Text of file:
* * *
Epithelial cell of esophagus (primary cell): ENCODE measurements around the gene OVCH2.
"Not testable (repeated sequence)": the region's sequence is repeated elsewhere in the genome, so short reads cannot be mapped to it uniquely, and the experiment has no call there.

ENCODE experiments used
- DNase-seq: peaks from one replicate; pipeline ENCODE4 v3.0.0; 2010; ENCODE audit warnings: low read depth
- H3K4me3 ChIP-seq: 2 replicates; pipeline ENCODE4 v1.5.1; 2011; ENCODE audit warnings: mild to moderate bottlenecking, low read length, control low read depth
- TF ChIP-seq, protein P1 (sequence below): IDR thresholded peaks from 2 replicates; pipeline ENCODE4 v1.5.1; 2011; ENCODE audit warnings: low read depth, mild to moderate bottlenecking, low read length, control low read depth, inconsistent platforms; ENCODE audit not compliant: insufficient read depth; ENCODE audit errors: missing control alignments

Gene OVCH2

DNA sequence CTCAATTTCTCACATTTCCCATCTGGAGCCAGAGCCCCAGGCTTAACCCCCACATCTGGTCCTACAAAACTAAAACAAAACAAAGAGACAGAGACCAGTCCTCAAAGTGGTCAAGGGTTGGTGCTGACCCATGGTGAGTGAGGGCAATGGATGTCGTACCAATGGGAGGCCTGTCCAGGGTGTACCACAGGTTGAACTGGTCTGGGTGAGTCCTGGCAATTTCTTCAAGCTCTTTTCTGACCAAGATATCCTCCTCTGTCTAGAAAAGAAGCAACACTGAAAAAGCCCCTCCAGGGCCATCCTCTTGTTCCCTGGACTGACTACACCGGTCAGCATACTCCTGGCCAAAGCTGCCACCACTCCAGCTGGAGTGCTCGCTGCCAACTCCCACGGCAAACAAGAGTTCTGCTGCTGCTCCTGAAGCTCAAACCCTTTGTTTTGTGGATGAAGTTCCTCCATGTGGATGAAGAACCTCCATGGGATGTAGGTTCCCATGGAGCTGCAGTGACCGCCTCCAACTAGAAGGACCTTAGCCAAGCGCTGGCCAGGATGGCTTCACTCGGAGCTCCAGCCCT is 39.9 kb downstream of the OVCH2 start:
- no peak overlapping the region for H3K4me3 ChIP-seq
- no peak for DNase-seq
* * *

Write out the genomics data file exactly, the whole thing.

Epithelial cell of esophagus (primary cell): ENCODE measurements around the gene OVCH2.
"Not testable (repeated sequence)": the region's sequence is repeated elsewhere in the genome, so short reads cannot be mapped to it uniquely, and the experiment has no call there.

ENCODE experiments used
- DNase-seq: peaks from one replicate; pipeline ENCODE4 v3.0.0; 2010; ENCODE audit warnings: low read depth
- H3K4me3 ChIP-seq: 2 replicates; pipeline ENCODE4 v1.5.1; 2011; ENCODE audit warnings: mild to moderate bottlenecking, low read length, control low read depth
- TF ChIP-seq, protein P1 (sequence below): IDR thresholded peaks from 2 replicates; pipeline ENCODE4 v1.5.1; 2011; ENCODE audit warnings: low read depth, mild to moderate bottlenecking, low read length, control low read depth, inconsistent platforms; ENCODE audit not compliant: insufficient read depth; ENCODE audit errors: missing control alignments

Gene OVCH2

DNA sequence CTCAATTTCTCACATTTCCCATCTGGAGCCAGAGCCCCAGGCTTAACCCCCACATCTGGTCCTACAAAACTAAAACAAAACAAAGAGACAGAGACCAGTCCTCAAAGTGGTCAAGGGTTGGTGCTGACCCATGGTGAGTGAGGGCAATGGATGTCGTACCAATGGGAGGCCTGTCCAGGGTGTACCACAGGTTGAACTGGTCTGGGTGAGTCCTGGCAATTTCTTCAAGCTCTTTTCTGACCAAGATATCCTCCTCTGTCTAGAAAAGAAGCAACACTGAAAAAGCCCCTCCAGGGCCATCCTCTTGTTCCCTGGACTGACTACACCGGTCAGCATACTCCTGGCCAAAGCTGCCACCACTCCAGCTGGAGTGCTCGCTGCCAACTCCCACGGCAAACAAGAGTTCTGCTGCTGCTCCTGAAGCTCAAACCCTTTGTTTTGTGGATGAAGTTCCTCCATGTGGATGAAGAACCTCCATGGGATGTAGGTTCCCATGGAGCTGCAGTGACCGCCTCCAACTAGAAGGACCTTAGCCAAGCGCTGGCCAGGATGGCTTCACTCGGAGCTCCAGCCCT is 39.9 kb downstream of the OVCH2 start:
- no peak overlapping the region for H3K4me3 ChIP-seq
- no peak for DNase-seq